• Opening Hours: 09:00 - 18:00 (every day)
  • Location: Chakraphek Road and Sampleng Lane, Chinatown
  • How to get there: Running parallel south of Yaowarat (the main street) walk south along Sampeng Lane.
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Saphanthawong Museum

This community museum is dedicated to the early Chinese immigrants of Bangkok. Set within the same compound as Wat Traimit, it is worth checking out if you’re eager to learn more about the history of the place. 

  • Opening Hours: 09:00 - 17:00

Wat Mangkon Kamalawat

Nestled in the heart of Chinatown, Bangkok's most important and largest Chinese-Buddhist temple is the hub of activities during festivals like Chinese New Year and contains spectacular Buddhist, Taoist and Confucian shrines. It dates back to 1872, and was called Wat Leng Nui Yee until King Rama V changed it to Wat Mangkon Kamalawat (which means Dragon Lotus Temple).

You enter via a decorative passageway from Charoenkrung Road and into a large courtyard. The low-lying temple complex within is decorated in typical Chinese style, intricately carved dragons and other familiar motifs throughout. Inside the various rooms are altars to Buddha as well as Taoist deities. Explore its passages and you'll find a small cloister with cases of gilded Buddha images in the double 'abhaya mudra', or 'Buddha teaches reason' position.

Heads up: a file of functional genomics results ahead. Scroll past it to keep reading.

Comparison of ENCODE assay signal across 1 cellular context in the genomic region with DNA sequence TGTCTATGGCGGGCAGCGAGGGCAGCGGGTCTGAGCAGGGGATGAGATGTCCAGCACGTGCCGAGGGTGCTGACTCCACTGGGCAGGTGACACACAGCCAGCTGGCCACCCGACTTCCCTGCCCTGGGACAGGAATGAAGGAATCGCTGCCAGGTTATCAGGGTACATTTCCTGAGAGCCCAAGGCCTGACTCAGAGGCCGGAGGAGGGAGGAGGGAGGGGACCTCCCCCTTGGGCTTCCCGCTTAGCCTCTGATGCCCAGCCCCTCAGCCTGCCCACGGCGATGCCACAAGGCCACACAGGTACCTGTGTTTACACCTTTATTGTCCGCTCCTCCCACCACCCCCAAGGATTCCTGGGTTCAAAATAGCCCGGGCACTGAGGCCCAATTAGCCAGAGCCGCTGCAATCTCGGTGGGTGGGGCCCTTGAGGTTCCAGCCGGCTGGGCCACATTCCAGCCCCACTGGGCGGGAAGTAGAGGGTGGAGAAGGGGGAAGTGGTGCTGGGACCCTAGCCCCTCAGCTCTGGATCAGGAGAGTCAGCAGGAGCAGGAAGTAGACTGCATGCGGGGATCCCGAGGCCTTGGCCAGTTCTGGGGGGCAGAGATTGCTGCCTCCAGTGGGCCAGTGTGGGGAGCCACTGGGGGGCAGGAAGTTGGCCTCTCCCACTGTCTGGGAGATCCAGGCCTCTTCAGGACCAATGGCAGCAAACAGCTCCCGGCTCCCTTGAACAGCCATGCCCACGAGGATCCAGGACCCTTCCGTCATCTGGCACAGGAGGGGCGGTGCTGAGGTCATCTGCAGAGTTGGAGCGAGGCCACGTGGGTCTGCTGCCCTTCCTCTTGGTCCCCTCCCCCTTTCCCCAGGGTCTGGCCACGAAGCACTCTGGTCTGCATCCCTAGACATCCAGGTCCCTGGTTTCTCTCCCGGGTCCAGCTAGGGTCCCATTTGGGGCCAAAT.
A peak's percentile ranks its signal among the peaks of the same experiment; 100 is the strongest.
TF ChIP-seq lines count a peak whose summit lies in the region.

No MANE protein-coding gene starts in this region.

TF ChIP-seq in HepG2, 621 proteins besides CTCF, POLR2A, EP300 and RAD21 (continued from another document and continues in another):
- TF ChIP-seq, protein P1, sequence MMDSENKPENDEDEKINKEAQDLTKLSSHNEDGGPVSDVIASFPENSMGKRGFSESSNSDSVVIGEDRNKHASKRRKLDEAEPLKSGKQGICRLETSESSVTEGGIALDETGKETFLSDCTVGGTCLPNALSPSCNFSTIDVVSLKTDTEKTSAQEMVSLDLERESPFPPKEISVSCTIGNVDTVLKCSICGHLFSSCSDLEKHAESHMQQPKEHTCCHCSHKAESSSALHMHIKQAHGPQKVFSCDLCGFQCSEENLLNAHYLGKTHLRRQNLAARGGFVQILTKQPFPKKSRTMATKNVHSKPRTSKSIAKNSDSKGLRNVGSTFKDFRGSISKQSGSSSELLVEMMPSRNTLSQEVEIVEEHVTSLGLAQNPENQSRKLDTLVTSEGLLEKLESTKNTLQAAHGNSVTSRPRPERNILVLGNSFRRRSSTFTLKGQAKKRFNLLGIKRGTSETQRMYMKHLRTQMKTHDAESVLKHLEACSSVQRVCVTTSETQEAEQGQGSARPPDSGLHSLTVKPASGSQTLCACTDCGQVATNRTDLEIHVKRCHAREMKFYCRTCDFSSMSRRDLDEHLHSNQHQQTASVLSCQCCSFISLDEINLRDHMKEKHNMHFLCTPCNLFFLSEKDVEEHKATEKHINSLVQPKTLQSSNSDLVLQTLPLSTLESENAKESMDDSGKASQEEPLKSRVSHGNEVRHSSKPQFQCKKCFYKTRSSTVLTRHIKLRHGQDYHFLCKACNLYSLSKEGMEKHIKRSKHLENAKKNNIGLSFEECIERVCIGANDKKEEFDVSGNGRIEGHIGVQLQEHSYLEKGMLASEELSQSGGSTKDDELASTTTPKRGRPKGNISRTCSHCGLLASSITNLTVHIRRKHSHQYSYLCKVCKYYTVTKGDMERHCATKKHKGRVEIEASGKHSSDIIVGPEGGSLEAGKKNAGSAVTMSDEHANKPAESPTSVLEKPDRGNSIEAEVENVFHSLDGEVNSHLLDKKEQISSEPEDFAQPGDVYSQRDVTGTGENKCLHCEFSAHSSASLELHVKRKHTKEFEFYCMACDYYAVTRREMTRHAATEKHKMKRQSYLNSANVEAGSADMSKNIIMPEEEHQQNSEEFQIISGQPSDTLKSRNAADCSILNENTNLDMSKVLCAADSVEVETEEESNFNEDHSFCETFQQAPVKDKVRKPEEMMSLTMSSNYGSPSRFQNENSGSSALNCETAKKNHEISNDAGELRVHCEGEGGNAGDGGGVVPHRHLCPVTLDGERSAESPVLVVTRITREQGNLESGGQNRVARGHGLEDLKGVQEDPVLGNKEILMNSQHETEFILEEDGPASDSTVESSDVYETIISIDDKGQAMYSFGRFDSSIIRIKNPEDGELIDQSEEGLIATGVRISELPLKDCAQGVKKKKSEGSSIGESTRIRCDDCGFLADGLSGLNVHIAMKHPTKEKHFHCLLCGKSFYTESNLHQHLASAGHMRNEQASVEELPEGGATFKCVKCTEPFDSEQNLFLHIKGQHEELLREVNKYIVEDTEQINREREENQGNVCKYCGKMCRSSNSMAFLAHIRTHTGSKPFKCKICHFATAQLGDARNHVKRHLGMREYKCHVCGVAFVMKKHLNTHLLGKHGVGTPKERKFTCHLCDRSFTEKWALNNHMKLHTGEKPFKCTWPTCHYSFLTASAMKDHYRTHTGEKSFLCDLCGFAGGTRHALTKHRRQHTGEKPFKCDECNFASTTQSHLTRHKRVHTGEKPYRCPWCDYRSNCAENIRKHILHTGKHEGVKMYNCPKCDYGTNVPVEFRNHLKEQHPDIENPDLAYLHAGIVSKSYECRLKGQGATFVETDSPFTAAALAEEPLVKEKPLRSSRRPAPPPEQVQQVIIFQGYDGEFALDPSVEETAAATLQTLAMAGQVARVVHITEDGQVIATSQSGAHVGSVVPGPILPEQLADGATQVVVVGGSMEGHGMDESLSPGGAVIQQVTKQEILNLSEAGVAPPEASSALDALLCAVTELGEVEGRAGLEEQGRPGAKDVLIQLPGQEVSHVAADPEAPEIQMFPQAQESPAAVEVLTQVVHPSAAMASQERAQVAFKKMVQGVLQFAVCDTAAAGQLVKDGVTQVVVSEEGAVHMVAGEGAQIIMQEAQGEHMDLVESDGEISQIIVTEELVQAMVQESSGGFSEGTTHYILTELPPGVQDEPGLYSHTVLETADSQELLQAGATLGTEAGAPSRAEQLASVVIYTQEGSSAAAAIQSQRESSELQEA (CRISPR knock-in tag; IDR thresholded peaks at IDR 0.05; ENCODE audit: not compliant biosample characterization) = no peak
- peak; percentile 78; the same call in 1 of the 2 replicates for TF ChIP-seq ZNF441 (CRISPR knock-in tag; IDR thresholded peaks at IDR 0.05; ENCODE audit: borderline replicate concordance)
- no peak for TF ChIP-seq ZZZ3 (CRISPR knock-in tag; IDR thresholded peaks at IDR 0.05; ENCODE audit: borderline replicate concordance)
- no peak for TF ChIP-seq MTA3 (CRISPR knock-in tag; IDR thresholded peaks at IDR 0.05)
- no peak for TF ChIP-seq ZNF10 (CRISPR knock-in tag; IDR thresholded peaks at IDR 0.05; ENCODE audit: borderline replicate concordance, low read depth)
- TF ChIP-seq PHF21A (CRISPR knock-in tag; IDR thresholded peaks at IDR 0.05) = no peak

Address: Charoenkrung Road, Chinatown 

  • Opening Hours: 09:00 - 17:00
  • Location: Charoenkrung Road, Chinatown
  • How to get there: From the pier, walk up Ratchawong road to Charoen Krung, turn right and Wat Mangkol Kamalawat will be on your left a little more than one block down
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Wat Traimit – The Temple of the Golden Buddha

At first glance, the three-metre high Buddha image looks rather average and undeserving of the busloads of tourists that flock here every day. The big attraction is the remarkable fact that it's made of 5.5 tonnes of solid gold, with an equally fascinating story behind it.

In 1957 a large stucco Buddha image was being moved Read More...

  • Opening Hours: 09:00 - 17:00
  • Location: Traimit Rd., Chinatown (west of Hua Lampong Station, just west of the intersection of Krung Kasem and Rama IV rds.)
  • How to get there: Walk southwest on Traimit Rd and look for a school on the right with a playground; the wat is up a flight of stairs overlooking the school
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Yaowarat at Night

At night, Yaowarat Road – the high street of Bangkok’s Chinatown – transforms into one of the greatest street food locations in the world. Locals and visitors can be seen all along the main thoroughfare sampling their way through all that there is to offer, turning dinner into an evening of exploration. It can be confusing Read More...